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Sunday, 28 March 2021

Euroclearable? What’s that?

What is clearing, and what does it mean to be ‘Euroclearable’? Towards the end of last year, Finance Minister Mohamed Maait used a prime time appearance on Bloomberg to announce that Egyptian bonds will officially be “Euroclearable” at some point between September and November of 2021. But what is clearing, exactly? And why should we care whether it happens in Egypt or abroad?

Clearing = settling a financial trade and everything that entails: Ensuring that buyers have the funds to make the purchases, crediting and debiting trading accounts, collecting margin payments, delivering securities, and reporting data.

This is all done by a clearinghouse: These are financial players that sit in the middle of buyers and sellers, passing the securities to the buyer and crediting the account of the seller. This means that they take the reverse position of every trade, buying the securities from the seller and selling them on to the buyer. As such, clearinghouses are a critical part of the plumbing that ensures the global financial system operates smoothly and provides security to tns of USD of daily transactions.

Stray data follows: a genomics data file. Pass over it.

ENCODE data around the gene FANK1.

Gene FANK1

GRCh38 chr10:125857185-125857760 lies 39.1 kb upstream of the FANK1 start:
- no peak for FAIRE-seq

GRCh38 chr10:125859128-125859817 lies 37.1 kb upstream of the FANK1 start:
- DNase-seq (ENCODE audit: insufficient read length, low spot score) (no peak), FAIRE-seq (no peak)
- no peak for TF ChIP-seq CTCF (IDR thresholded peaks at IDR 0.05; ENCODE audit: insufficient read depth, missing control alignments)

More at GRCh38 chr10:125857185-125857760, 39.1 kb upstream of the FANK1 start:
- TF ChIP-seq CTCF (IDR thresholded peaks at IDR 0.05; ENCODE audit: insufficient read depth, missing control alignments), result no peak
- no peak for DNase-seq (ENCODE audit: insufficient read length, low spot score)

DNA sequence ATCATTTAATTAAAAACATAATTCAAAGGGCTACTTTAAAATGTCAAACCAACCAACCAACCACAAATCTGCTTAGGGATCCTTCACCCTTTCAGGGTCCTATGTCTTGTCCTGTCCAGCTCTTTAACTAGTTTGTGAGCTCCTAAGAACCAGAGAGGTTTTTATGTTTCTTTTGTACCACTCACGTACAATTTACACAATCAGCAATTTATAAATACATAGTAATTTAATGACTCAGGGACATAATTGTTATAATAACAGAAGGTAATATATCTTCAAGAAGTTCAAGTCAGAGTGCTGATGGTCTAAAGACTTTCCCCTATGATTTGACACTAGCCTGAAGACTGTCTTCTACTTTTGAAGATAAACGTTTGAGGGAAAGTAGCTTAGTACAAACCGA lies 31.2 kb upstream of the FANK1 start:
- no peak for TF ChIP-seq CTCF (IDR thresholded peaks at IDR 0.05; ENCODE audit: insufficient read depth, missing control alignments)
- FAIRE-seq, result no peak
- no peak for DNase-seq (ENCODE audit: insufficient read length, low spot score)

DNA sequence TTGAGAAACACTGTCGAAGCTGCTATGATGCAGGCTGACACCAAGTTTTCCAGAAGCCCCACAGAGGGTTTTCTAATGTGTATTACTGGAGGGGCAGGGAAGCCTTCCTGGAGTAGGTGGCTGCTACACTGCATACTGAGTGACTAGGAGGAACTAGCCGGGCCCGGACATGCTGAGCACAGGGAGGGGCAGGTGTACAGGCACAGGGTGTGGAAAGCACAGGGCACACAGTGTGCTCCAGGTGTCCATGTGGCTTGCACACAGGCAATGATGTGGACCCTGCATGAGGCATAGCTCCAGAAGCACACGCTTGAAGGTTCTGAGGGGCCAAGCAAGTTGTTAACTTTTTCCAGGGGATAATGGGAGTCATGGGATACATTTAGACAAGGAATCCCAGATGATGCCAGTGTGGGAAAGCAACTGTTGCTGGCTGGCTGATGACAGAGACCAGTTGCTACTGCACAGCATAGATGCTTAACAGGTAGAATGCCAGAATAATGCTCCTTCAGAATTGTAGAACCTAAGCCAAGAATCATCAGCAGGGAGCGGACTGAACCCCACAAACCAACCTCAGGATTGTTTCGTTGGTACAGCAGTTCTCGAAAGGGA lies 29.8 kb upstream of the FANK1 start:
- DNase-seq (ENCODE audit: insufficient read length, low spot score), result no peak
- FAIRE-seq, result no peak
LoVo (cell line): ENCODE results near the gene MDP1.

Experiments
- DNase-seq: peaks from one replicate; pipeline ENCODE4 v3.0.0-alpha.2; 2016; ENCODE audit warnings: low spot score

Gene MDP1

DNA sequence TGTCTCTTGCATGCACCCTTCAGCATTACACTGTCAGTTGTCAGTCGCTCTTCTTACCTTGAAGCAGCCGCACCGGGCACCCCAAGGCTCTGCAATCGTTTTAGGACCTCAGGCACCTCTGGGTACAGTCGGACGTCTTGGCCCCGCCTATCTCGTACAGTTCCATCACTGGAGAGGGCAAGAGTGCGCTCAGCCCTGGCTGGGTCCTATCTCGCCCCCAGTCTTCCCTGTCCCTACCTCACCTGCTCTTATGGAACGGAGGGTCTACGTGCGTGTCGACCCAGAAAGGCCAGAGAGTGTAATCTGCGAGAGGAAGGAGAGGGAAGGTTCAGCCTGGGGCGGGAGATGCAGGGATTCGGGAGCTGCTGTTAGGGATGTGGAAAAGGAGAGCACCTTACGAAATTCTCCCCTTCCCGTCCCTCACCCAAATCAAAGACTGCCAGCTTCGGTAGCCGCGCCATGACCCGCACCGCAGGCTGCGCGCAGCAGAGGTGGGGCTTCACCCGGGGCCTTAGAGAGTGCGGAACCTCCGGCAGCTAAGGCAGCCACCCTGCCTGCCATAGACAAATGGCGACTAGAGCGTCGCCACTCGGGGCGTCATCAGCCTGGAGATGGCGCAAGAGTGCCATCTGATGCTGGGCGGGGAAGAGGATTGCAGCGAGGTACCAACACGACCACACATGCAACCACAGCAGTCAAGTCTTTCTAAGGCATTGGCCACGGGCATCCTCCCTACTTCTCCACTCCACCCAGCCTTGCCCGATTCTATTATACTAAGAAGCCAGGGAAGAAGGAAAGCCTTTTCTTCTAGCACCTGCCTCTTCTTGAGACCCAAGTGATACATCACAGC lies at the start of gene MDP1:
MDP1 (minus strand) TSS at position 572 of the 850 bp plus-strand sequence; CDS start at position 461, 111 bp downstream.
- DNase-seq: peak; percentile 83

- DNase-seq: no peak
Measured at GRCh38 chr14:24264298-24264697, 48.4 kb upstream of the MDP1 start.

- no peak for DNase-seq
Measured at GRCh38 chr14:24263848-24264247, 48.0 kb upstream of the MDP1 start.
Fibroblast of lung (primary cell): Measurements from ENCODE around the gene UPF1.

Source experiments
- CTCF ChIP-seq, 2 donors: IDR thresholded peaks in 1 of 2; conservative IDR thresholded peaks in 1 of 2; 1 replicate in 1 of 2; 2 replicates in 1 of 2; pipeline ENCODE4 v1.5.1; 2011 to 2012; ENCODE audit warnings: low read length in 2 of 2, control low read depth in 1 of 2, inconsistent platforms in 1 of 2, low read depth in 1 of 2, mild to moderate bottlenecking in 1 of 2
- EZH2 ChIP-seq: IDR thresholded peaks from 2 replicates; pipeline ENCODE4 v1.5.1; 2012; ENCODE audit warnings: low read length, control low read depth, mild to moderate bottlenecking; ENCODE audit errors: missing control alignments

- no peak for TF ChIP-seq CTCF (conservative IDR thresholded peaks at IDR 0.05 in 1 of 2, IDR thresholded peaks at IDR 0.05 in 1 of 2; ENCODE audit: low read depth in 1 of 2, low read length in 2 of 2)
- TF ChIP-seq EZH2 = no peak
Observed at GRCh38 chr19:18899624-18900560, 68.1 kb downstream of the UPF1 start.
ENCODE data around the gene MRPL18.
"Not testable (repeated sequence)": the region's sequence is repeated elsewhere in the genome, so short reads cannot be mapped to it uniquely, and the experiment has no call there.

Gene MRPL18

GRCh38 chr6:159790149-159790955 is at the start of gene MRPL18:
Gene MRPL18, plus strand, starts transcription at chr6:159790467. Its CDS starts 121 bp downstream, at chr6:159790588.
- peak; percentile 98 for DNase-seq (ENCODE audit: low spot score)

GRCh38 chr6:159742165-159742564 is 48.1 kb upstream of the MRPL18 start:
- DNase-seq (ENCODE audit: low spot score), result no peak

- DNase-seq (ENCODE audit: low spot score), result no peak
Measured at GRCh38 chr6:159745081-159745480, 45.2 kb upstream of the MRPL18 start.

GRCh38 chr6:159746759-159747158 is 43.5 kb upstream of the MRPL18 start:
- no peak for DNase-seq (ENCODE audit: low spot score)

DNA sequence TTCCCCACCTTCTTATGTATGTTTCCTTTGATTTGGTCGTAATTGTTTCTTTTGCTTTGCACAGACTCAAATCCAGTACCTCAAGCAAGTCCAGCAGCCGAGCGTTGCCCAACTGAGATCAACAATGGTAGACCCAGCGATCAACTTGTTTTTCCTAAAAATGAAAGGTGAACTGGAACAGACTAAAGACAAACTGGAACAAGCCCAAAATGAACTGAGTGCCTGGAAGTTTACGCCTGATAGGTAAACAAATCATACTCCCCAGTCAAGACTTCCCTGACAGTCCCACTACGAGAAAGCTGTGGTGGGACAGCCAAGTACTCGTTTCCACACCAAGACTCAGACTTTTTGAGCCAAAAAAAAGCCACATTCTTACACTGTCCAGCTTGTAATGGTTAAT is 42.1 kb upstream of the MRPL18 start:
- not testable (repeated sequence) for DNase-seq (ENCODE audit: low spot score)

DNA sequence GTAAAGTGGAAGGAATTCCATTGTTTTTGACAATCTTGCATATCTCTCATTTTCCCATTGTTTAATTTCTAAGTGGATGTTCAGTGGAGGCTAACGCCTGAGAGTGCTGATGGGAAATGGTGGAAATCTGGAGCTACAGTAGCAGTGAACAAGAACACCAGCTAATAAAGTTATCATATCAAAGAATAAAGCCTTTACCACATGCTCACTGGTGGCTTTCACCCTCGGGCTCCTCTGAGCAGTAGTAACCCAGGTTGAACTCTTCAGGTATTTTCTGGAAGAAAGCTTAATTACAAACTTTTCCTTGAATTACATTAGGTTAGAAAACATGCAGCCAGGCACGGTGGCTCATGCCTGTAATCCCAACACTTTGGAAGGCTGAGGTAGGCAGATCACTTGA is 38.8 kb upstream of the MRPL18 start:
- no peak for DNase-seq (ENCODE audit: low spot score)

Introducing one of the world’s most important clearinghouses: Euroclear. Since its establishment more than five decades ago, Euroclear has become one of the world’s most significant clearinghouses and is responsible for settling equity, bond and derivatives trades in the eurozone and internationally. At the end of 2019, the Belgium-based company had some EUR 31.4 tn assets under custody, making it one of the largest clearinghouses in the world.

What would it mean for Egyptian debt to be “Euroclearable”? Simply put, locally-issued EGP-denominated debt would be cleared in Europe. Currently, foreign investors can only participate in the local market through a handful of local banks with licenses to operate at primary dealers, but after Euroclear steps in, Egyptian debt will become more accessible internationally and the country will be able to target a greater number of foreign investors.

In practice: This would mean more foreign investment in Egyptian debt, which means greater inflows of hard currency, stronger foreign reserves, lower borrowing costs and a stronger, more dynamic, and more liquid local market.

We’re not quite there yet though: The agreement will see the Egyptian government set up a new central securities depository that acts as a “cross border link” with the European institution and clears local debt securities. There are a raft of other criteria on issues such as transparency and debt structure that Egypt will need to meet before Euroclear gives the green-light.


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